Fish World’s server outage last week (causing it to lose some customer data) definitely killed some of Fish World’s forward momentum: daily growth in DAU was only 2.1% from the 22nd to the 28th of September, growing from 2.0 million to 2.21 million DAU. Happy Aquarium, which was on the cusp of passing My Fishbowl last week, saw an impressive 17% daily growth during the same period, adding over 1 million daily active users in just five days (from 1.22 million to 2.26 million DAU).

Three Fish Sim Games Swim Into Top 25

And then there were three. I had previously talked about the success of casual game Fish Tycoon being a precursor for the success of Tall Tree Games’ Fish World (currently #11 application on Facebook with 2.0 million daily active users), but two more fish/aquarium sim games have entered into the Top 25 on Facebook. My Aquarium by TwoFishes Interactive (#16 with 1.56 million DAU) and fast riser Happy Aquarium by CrowdStar (#17 with 1.48 million DAU) have both passed by Playfish’s latest game, Country Store.

Happy Aquarium is growing at a much faster pace than the other two, adding over 166,000 users a day over the last week, compared to around 72,000 a day for Fish World and My Fishbowl:

So why the fast growth?Could it be the persistent and somewhat pushy request at each login to continually spam your friends to join you? Well, all three do that – in fact the only difference apparently is the game name (see Fish World and Happy Aquarium at right).

Other “social spam” to brag or entice users’ friends to join in? Where Fish World and My Fishbowl has the “gift request” popular with Mafia Wars and FarmVille, Happy Aquarium only has the ability to give your friends fish food – which is critical to growing your fish – but less vibrant. And there is the standard ability to take pictures of your tank to post to your feed and the prompts at each leveling up to brag about it.

Regardless of the social spam opportunities to push the game, users only will forward it to their friends if they love the game. Ratings for the games nearly match their current growth rates: Happy Aquarium has 4.1 stars out of five, Fish World with 3.6 and My Fishbowl at 3.4. Happy Aquarium is easier to clean, requiring only a click of the mouse, where Fish World requires you to move your mouse back and forth and actually scrub the tank. There also may be some regional biases going on here which I’d have to look at further, as My Fishbowl seems to skew towards users in Asia, just looking at the number of reviews on the site, which means it may not have penetrated the US and European Facebook audiences yet.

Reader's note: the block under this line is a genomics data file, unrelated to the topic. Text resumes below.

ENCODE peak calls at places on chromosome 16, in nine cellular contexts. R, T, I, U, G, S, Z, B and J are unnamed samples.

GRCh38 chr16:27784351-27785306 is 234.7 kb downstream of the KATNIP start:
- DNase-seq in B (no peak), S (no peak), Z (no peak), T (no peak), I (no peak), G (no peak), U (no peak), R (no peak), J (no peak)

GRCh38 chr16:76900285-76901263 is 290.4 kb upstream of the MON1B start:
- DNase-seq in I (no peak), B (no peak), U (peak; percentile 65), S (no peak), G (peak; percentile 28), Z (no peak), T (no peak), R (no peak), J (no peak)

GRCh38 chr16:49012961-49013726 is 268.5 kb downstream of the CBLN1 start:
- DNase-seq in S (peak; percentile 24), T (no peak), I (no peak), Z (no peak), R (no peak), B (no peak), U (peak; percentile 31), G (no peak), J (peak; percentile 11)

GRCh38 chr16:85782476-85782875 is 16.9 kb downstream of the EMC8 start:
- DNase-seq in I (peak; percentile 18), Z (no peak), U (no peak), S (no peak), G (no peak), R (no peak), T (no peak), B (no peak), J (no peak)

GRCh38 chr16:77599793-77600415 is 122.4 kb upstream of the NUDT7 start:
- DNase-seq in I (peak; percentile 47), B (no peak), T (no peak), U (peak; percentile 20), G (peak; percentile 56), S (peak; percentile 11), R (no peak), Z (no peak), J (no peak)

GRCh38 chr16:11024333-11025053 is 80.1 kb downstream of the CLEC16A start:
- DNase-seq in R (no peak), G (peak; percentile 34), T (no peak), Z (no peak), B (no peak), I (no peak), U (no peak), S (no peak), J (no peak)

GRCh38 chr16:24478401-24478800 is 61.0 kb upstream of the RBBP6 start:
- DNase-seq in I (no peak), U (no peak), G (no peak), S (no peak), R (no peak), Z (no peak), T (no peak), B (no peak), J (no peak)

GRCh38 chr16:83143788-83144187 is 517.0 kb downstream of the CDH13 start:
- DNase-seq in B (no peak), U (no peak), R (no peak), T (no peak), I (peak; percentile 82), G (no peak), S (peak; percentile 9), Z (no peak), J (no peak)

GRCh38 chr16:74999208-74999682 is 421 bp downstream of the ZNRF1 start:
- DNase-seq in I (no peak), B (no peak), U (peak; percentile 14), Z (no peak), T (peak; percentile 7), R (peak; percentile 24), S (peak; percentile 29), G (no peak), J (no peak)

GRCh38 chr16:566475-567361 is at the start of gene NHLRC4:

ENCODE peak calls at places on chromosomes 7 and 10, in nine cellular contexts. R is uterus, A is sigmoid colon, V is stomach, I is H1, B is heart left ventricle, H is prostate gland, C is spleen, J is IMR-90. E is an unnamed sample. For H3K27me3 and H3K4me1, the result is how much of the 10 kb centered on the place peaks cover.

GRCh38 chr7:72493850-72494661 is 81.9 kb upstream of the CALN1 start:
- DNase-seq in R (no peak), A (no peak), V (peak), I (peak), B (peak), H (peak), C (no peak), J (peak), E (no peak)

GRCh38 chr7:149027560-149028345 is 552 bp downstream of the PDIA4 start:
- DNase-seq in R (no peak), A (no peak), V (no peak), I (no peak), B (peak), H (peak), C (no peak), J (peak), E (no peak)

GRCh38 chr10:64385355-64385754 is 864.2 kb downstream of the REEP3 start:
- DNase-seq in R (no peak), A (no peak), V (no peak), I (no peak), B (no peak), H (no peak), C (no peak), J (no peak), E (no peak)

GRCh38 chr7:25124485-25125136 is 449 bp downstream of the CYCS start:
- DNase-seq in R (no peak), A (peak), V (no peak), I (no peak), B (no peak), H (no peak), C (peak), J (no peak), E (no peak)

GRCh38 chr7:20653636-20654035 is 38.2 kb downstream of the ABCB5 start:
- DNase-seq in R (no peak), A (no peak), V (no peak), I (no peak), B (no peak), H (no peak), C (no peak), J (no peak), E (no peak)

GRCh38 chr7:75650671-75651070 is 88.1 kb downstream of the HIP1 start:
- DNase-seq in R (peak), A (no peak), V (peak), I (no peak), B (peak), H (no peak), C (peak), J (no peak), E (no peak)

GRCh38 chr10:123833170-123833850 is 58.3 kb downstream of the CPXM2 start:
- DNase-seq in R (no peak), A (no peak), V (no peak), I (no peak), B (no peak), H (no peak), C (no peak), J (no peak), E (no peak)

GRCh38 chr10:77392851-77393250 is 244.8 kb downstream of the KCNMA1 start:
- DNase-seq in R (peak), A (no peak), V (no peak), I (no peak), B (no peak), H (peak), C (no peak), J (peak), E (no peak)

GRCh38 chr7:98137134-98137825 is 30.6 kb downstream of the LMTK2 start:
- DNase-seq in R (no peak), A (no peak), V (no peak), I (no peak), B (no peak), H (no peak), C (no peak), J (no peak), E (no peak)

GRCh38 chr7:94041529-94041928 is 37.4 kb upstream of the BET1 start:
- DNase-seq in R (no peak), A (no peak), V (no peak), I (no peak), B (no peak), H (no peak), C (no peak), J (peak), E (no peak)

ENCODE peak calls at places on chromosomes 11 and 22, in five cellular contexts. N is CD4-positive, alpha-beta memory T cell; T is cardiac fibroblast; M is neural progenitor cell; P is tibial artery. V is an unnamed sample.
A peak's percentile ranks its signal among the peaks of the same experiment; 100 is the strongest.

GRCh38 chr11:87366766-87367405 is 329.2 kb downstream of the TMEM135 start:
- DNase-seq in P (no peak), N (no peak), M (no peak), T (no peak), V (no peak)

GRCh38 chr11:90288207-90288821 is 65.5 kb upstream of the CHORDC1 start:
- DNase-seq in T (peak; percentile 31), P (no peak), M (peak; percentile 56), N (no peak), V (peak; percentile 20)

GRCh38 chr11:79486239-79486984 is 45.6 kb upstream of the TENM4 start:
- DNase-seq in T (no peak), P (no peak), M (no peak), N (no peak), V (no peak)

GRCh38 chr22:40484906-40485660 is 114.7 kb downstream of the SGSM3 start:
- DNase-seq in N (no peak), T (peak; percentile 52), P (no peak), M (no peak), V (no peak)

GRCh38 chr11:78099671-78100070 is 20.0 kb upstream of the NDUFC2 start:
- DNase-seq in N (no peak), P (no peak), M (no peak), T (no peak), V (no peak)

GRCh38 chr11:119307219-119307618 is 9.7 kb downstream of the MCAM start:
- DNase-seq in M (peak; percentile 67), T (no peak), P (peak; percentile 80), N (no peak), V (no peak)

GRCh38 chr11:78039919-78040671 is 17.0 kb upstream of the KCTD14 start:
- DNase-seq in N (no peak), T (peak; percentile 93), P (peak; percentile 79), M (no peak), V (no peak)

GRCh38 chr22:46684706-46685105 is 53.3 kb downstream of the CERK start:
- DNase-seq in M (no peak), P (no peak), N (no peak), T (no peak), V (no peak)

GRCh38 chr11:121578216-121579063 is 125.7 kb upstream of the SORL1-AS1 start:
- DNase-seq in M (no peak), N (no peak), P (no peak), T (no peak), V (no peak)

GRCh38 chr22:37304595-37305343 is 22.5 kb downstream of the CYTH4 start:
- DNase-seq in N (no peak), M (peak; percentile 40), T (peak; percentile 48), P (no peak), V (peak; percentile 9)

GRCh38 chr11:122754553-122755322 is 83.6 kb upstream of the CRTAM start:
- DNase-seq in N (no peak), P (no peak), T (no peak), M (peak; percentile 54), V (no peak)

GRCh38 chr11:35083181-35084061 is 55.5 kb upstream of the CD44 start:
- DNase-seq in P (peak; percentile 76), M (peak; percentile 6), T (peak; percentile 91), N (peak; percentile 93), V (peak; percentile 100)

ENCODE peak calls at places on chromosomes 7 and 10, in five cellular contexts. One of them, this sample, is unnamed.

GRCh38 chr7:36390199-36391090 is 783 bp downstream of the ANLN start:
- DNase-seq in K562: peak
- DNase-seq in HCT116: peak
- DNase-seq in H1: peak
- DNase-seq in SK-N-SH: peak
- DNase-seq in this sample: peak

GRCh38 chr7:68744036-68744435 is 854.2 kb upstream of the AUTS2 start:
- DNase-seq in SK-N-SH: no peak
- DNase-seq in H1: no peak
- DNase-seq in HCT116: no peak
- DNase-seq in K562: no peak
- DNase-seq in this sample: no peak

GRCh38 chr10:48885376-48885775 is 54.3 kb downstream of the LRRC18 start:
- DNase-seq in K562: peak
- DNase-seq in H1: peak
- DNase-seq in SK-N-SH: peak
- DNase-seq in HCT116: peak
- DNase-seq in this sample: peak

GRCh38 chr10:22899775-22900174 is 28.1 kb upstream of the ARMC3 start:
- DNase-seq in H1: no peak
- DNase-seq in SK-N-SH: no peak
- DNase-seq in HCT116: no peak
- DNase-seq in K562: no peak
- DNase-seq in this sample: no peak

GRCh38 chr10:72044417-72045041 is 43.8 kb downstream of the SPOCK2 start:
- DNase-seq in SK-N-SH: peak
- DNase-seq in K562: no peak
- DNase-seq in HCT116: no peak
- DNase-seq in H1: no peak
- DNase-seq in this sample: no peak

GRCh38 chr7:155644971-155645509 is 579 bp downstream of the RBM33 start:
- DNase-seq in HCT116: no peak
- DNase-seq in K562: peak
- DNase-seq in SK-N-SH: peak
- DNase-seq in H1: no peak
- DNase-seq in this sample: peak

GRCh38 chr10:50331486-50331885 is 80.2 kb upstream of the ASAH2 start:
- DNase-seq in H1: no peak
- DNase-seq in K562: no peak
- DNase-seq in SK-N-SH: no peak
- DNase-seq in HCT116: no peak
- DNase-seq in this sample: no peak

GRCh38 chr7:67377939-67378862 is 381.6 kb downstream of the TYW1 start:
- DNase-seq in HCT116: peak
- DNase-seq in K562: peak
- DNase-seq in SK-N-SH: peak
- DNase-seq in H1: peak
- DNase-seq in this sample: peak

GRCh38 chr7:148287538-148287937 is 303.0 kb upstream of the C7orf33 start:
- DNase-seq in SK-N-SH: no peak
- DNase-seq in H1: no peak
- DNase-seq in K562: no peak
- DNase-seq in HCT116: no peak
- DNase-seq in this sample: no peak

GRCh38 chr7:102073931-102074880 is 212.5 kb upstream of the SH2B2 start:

Growth is Hard – Flushing the Fish

Fish World’s faster than anticipated growth required it to add more servers and in doing the upgrade had a hardware failure resulting in data loss for several players (THAT’s why my tank is full of dead fish, and NOT that I didn’t feed them yesterday). Coins and “Fish Bucks” were given to those impacted, but judging from the response of users, it looks like not enough to replace what they lost and many are moving on. Will be interesting how many flush Fish World down the proverbial Facebook Application toilet bowl. Lesson to developers – don’t roll out your game without a quick and painless way to upgrade your servers and have a contingency communication plan set up if you run into problems.